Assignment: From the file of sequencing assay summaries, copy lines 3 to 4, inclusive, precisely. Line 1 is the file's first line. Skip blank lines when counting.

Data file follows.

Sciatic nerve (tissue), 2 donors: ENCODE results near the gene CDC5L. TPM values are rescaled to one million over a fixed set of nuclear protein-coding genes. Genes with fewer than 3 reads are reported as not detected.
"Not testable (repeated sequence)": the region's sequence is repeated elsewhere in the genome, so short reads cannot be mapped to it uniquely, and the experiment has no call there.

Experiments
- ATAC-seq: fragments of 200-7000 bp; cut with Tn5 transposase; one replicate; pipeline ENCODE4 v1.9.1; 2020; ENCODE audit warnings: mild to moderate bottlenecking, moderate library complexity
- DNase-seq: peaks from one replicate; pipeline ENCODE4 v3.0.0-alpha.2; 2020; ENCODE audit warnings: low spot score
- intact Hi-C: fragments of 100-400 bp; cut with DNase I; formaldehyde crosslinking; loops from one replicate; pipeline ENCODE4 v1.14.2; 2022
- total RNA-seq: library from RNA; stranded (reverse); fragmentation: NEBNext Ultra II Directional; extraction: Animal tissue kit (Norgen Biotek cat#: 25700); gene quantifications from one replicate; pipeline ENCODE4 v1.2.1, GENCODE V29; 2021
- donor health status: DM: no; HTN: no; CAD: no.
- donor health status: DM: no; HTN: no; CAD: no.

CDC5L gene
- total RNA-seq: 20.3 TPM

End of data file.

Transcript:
Experiments
- ATAC-seq: fragments of 200-7000 bp; cut with Tn5 transposase; one replicate; pipeline ENCODE4 v1.9.1; 2020; ENCODE audit warnings: mild to moderate bottlenecking, moderate library complexity